The new plugin didn't do anything more than the last one, but targeted third-party JavaScript rather than their CSS. This technique is similar to how an IT person might firewall your company from accessing YouTube or Facebook. Technically, it doesn't even check for or need the news site to run. (I'm guessing it will work on any McClatchy web property too, since they all use the same third-party provider.) And the kicker is it doesn't do anything more than what you can achieve with Chrome DevTools or by disabling JavaScript.

I'll save the UX and paywall arguments for another conversation and focus on what happened next instead.

No more than thirty minutes after I tweeted the link, one of my bosses came over, shouting about a conversation she'd just had with the paper, and wanting to know why the *#$& I would do such a thing. I don't remember the exact conversation, but was surprised and disappointed by the fact that the paper had an issue with something I tweeted, and took it up with my employer instead of me. Nothing in the plugin or on my profile suggested a link between the two.

Side note: This happened once before when a local entrepreneur complained to agency leadership that I'd tried to "sabotage" his business by telling a potential customer of his (a personal friend of mine) that he did not invent the technology he was selling as he claimed he did. (He was reselling an online product instead.)

Anyhow, I explained to my boss that the night before I simply updated an extension I'd published years ago and waited to post it when people would notice. I tried to explain the simplicity of the plugin and said I would clarify that the post on my own personal Twitter account, was in fact, my own personal tweet. She came back a while later, calmer, and said she discussed it further with the paper, but that I'd have to chat with the managing partner later.

I went about my day, slightly concerned, but focused on finishing up a large website I was excited about. Around 3:00 that afternoon, I started receiving emails saying the passwords for several key accounts had been changed. That's what happens when you control pretty much every technical aspect within an agency and are about be let go. I received a few more password change notifications, sent a couple texts to friends who knew what was transpiring, and wished some coworkers (including the one changing the passwords) only the best moving forward.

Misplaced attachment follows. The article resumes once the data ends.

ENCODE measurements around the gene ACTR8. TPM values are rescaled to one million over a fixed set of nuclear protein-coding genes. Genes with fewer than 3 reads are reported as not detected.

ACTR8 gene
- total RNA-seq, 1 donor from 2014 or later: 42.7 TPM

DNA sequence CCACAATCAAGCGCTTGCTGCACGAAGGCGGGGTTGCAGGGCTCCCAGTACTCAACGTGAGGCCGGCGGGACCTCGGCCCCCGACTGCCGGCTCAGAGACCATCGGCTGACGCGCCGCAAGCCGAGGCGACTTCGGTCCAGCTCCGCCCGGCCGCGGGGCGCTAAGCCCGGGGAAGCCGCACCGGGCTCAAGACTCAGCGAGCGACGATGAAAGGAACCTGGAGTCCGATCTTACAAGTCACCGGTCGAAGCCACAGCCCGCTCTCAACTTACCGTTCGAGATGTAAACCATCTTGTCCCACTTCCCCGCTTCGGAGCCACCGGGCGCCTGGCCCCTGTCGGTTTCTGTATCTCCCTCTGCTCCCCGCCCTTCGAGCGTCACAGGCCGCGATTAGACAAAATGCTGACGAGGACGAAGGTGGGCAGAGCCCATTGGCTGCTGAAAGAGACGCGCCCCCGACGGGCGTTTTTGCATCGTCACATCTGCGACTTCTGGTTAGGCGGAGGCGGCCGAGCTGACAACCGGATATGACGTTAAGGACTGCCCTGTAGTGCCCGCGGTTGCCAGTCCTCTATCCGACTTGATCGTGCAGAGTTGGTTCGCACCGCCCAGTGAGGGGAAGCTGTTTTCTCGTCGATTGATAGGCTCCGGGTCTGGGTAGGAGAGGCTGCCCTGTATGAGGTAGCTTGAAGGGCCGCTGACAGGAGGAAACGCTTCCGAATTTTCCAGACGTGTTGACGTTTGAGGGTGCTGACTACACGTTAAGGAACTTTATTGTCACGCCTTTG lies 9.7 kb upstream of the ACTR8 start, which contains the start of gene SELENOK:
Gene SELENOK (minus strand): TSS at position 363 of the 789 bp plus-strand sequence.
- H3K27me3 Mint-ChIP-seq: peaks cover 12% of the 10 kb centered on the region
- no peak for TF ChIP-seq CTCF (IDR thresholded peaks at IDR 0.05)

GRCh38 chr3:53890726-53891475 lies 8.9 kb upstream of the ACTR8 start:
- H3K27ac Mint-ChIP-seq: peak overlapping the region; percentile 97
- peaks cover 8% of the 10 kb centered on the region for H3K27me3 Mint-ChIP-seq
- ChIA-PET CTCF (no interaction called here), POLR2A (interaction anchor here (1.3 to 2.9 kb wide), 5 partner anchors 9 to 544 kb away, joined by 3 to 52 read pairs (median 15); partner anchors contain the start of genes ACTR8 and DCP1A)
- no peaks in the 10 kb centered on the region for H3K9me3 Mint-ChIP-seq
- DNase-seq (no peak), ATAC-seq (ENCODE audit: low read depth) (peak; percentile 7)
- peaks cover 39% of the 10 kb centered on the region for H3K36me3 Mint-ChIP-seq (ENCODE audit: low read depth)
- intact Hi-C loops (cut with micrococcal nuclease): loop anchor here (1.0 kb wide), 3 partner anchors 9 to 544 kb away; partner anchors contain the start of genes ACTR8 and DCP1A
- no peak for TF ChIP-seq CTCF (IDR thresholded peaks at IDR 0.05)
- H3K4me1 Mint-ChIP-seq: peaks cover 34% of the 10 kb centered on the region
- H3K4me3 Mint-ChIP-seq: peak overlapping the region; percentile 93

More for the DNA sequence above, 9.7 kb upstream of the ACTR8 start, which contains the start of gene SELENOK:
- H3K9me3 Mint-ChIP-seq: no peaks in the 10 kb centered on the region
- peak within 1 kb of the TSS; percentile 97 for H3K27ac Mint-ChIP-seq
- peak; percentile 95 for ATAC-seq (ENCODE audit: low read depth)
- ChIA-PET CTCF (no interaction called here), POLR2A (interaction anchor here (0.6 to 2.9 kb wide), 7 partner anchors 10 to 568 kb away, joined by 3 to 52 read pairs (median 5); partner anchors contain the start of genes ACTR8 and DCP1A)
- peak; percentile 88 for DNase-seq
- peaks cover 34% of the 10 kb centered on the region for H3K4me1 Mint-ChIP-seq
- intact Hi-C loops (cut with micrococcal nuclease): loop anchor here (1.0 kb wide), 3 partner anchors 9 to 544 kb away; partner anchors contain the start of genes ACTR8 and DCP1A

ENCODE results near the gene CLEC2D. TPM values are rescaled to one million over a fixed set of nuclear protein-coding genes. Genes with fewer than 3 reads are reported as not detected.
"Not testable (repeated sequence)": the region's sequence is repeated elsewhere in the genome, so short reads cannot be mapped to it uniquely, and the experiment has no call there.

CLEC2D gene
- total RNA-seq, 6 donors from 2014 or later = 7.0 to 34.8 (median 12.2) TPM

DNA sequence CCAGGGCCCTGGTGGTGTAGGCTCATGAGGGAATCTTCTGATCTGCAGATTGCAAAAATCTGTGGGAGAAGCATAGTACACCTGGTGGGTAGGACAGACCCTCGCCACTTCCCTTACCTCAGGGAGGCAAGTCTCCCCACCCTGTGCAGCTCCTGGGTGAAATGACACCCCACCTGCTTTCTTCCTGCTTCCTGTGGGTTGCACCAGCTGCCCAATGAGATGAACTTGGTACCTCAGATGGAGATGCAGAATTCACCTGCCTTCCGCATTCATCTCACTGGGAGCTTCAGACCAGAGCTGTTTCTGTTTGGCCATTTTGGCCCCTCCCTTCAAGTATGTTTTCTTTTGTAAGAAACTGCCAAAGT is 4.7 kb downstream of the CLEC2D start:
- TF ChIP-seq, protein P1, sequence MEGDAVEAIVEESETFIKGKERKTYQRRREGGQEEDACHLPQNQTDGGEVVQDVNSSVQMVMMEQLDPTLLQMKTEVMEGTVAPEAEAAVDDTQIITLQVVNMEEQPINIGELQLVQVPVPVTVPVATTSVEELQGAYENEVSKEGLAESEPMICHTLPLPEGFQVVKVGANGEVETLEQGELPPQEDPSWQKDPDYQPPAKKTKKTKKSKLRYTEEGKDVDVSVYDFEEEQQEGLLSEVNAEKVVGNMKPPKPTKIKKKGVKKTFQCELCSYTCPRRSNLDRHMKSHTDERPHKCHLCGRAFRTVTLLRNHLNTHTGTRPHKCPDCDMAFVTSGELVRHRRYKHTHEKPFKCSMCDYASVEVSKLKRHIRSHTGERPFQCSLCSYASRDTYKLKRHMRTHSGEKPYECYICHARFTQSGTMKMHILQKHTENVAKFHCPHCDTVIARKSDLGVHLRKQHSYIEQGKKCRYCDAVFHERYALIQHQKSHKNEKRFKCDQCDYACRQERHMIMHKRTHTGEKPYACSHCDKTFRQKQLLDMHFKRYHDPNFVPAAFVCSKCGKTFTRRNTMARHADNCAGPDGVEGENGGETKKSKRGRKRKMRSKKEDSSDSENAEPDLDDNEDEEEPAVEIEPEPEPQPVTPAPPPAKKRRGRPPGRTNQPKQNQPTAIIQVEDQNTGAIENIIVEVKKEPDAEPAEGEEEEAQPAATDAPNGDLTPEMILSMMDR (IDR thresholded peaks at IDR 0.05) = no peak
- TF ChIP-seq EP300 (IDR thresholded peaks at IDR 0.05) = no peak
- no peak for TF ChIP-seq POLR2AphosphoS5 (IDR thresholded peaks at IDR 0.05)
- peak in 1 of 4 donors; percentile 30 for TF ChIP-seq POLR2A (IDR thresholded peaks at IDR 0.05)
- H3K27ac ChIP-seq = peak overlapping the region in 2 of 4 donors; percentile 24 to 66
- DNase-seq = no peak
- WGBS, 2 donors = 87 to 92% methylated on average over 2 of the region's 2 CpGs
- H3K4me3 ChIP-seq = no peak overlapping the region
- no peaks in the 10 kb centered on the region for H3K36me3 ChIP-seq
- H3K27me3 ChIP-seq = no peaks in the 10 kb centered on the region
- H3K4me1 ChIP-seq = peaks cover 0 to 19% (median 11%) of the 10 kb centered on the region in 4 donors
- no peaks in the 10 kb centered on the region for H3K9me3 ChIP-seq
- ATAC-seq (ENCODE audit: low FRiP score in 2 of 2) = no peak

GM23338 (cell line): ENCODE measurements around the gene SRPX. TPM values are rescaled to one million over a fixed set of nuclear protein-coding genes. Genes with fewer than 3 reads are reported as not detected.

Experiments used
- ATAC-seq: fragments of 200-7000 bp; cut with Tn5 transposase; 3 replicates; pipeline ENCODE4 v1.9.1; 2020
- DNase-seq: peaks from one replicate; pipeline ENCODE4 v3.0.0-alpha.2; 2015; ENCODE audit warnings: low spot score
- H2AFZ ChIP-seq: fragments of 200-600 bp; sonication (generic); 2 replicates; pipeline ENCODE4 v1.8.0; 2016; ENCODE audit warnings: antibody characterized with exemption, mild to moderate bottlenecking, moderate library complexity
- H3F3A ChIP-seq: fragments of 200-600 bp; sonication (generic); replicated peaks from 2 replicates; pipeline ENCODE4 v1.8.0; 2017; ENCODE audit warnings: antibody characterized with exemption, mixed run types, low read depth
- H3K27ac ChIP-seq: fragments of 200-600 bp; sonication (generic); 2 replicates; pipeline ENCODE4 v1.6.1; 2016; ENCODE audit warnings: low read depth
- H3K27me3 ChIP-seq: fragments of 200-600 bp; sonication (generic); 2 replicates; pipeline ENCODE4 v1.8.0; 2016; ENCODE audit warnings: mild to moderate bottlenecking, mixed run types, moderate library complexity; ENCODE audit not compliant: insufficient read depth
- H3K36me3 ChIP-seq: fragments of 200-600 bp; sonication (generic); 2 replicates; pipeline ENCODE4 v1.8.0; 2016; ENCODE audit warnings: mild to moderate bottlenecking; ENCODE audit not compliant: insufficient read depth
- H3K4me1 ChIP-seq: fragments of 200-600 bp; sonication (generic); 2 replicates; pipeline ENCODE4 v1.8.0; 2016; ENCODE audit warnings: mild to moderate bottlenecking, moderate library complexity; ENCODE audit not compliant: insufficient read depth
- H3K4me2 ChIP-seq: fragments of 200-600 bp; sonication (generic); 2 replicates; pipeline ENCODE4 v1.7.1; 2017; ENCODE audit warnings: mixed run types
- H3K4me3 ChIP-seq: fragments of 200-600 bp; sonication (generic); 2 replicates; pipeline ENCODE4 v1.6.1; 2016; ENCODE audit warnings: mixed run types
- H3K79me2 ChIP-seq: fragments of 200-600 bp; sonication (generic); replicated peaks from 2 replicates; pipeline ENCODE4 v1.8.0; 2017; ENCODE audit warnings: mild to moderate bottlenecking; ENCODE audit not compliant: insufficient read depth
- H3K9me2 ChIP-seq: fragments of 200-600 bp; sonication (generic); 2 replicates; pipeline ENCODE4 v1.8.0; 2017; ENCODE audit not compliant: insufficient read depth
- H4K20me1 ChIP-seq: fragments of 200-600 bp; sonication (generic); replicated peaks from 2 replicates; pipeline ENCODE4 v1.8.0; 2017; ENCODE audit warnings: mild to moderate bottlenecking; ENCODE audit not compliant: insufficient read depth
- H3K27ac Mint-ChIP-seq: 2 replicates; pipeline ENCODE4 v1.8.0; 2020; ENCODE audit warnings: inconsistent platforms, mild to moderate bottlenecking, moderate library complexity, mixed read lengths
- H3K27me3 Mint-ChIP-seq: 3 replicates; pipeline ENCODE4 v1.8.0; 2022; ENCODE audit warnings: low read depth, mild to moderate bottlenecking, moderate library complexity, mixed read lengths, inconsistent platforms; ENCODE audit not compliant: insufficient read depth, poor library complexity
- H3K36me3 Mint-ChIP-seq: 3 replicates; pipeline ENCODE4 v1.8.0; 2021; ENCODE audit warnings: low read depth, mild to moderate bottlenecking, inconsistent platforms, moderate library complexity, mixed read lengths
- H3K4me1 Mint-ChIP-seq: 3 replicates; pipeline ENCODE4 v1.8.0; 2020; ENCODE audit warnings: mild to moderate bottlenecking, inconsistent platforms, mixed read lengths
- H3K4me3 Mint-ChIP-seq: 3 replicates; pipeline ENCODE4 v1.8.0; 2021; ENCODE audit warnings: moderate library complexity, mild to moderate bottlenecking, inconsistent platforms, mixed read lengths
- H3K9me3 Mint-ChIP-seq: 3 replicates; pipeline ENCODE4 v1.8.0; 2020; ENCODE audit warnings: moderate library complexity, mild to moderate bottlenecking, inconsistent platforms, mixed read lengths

At about 3:35, I met with the managing partner and creative director. They discussed "the seriousness" of my actions, stated that there were potential legal issues*, how it could potentially damage the agency's reputation and that I had to be let go. I completely understand their reasons, since Wichita is a small town and all, and am disappointed my time there was cut short. Especially since it was for doing something innovative at a place that strives to stand out.

*Part of the conversation entailed how they (including the paper) thought the plugin was malicious and involved an attack on the newspaper's website to take down their entire payment system. This could not be further from the truth.

I tried to explain how everything worked prior to being escorted out, but it doesn't seem like anything was understood - as some of my former coworkers shared that they were told I was fired for hacking the newspaper's site.

I'm writing this, and sharing the source code to clarify that no crimes were committed when making the plugin, and no legal action has been taken as of this time.

The paper still hasn't contacted me directly about their complaint, but it looks like they must have taken some of my advice, as the modal window is no longer as invasive. The plugin has also been removed.

I had talked about leaving the agency for a while, but probably would not have without a push like this. So far, being fired has opened up a whirlwind of opportunities, all of which I am excited to pursue.

Keep an eye on my Twitter for an announcement on what's next.